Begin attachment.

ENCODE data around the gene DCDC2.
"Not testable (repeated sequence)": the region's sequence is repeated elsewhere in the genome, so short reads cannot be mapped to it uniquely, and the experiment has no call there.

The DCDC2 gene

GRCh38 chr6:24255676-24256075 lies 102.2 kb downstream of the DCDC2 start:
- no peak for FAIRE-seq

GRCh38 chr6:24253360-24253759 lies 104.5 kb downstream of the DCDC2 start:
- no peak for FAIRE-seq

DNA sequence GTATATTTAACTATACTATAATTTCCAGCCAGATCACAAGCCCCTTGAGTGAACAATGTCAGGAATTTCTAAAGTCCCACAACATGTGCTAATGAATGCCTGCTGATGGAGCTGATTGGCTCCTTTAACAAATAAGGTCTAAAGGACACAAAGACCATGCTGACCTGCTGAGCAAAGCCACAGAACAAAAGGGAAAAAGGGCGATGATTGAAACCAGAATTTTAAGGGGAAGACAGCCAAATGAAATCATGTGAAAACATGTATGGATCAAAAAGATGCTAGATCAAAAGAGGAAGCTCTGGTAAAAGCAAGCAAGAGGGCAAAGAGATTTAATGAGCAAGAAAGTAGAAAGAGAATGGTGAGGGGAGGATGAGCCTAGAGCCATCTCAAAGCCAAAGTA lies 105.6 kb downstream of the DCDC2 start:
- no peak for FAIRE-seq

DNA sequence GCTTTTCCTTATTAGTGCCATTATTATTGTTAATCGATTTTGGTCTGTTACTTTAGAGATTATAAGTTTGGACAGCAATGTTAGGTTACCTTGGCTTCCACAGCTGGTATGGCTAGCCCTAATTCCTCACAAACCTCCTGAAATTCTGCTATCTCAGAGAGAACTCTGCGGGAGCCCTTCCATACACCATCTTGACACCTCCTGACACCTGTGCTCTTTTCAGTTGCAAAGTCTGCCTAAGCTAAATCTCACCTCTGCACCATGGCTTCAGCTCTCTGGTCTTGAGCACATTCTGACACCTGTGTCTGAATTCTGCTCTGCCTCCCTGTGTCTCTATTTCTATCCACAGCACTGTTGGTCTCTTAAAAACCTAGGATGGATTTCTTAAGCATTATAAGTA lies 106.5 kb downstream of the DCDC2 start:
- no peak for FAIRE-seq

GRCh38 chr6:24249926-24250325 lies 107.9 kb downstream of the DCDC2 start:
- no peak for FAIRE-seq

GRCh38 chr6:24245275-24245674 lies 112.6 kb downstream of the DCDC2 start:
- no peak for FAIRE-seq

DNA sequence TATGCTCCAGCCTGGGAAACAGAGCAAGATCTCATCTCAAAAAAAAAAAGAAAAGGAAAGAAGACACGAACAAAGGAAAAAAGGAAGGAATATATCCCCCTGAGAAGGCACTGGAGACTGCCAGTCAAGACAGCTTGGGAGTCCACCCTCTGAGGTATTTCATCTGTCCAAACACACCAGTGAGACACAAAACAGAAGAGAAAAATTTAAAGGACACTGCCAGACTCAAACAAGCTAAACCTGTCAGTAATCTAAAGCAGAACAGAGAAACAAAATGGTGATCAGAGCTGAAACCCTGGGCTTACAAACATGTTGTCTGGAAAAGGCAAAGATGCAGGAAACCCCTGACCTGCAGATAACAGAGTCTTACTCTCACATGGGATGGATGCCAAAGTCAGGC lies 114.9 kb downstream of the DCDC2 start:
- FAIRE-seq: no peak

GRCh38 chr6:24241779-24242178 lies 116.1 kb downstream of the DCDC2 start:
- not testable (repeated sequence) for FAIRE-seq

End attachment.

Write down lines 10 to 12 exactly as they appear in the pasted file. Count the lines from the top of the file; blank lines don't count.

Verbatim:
DNA sequence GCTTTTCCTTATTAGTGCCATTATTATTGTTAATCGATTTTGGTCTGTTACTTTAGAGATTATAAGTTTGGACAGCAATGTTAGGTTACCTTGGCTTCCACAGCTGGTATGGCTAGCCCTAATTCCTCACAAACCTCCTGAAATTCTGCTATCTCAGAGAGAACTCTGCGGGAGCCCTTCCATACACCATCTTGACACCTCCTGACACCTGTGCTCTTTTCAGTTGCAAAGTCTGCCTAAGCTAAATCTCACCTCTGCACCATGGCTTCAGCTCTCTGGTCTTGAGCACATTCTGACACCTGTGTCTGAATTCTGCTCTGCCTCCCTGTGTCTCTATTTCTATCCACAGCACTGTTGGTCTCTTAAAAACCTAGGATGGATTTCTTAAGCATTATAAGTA lies 106.5 kb downstream of the DCDC2 start:
- no peak for FAIRE-seq

GRCh38 chr6:24249926-24250325 lies 107.9 kb downstream of the DCDC2 start: